Tucked away down the residential streets of Kentish Town sits the Lion and the Unicorn Theatre, a simple black box space above a pub, the perfect setting to showcase new talent, such as this emerging theatre company, Shot in the Dark.
Getaway/Runaway tells a story of relationships and family dichotomy. We meet bickering but loyal siblings Elliot (Nye Occomore) and Saoirse (Kiera Murray) as they arrive at their father, Mark (Chris Moore) and his new partner, Alice’s (Coline Atterbury) house to stay. The play follows their relationships with each other and themselves.
On the surface they can seem like any other family: a pushy step mum, over protective ‘try-hard’ dad, and squabbling siblings. But as we delve further into the narrative we find out Elliott has an alleged rape charge, Mark is a reformed alcoholic just out of prison for manslaughter, whilst step mum Alice is his sponsor and a reformed sex addict herself. Saoirse is seen as the most relatively normal of the family with no big scandals or skeletons in the closet.
Although the acting efforts are relatively strong, the script does fall flat. We are thrown straight into the story at 100 miles per hour, leaving little room to grasp the storyline and the background context. The scenes themselves feel messy with each ending far too early, not fully fleshed out. During Mark’s conflict with his daughter over her new boyfriend there is a weird, potentially ‘sexually charged’ tense moment between them, but before it can even be delved into more we are rushed into the next scene with a new storyline and conflict altogether. Sometimes this really works in theatre, leaving the unspoken context up to the audience, but it this case it felt murky.
With compelling themes of mental health, addiction and sexual abuse quite often represented in theatre, it is getting harder to find original and authentic ways to tell these stories. The way they are here represented feels overdone and predictable. The use of movement sequences and red lighting during Alice’s scenes seducing Mark, resulting in them falling back into their ‘old ways’, feels on the tacky and cringey side. It doesn’t offer a fresh and new representation on these characters’ stories. A strong moment, where Saoirse explains why she left her job at the hotel after an awkward encounter with a naked MP, is all told with her back to the audience. The actors are in the round but having the audience ‘end on’ means the emotion in this speech is completely lost and it disconnected me from the action. This was later repeated in Mark’s alcohol relapse, which should have been a pivotal scene of heightened tension: it was lost.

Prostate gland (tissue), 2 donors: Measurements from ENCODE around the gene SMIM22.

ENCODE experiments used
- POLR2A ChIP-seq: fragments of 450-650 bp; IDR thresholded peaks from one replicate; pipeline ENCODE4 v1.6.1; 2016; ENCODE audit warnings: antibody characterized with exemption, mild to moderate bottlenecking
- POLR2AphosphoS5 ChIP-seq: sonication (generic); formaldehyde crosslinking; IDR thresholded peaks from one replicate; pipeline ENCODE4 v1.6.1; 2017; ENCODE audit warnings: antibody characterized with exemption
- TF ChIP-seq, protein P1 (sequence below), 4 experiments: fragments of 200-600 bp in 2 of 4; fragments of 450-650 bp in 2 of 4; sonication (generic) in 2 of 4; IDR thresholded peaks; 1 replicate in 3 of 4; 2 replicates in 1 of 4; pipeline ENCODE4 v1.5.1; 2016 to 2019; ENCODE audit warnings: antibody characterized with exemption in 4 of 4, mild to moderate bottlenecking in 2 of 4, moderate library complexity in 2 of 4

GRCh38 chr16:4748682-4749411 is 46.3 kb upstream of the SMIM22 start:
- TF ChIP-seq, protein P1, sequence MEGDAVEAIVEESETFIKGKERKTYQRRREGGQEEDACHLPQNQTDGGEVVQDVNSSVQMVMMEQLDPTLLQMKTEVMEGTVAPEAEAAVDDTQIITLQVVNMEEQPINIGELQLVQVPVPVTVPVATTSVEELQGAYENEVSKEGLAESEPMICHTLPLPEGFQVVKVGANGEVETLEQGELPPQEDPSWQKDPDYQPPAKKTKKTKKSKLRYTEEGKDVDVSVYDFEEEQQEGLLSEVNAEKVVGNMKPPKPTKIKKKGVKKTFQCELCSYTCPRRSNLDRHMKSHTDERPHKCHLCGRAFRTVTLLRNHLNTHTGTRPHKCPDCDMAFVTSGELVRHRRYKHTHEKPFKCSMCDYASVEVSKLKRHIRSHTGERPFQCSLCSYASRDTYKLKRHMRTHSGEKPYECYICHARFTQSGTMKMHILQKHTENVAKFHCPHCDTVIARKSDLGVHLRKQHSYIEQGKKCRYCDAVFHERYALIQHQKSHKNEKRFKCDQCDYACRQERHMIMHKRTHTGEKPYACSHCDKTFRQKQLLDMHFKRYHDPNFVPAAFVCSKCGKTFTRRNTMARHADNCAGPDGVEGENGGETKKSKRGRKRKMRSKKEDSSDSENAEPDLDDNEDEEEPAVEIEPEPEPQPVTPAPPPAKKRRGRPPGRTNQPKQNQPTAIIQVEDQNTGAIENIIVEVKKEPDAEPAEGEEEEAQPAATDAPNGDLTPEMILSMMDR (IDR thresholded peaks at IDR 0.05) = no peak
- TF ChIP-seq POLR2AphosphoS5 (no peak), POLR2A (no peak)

Occomore’s portrayal of Elliot has to be commended. As a character he is awkward, lovable and one cannot help feeling protective of him the way his sister does. His tone of voice and constant fidgeting complements his commitment to the character. He does a good job garnering sympathy over his ordeal of being accused of rape and trying to repair his broken relationship with his father. This is, of course up, until his revelatory confession, yet it is not explored in depth.
Something positive can be said for Johnny Edwards’ eerie score. It is nerve-wracking and tense and really helps create an unsettled environment. However, this didn’t have the intended effect as the sound highly anticipated a conflict, but one never came, leaving me underwhelmed.
Overall, the direction and narrative fails to represent the twisted and dark stories of this family. Even through strong acting performances and comedic moments, Getaway/Runaway lacks depth and complexity.
Written by: Noah McCreadie
Directed by: Noah McCreadie and Hannah McLeod
Produced by: Shot in the Dark Theatre Company
Getaway/ Runaway plays at Lion and Unicorn Theatre until 29 July. Further information and bookings can be found here.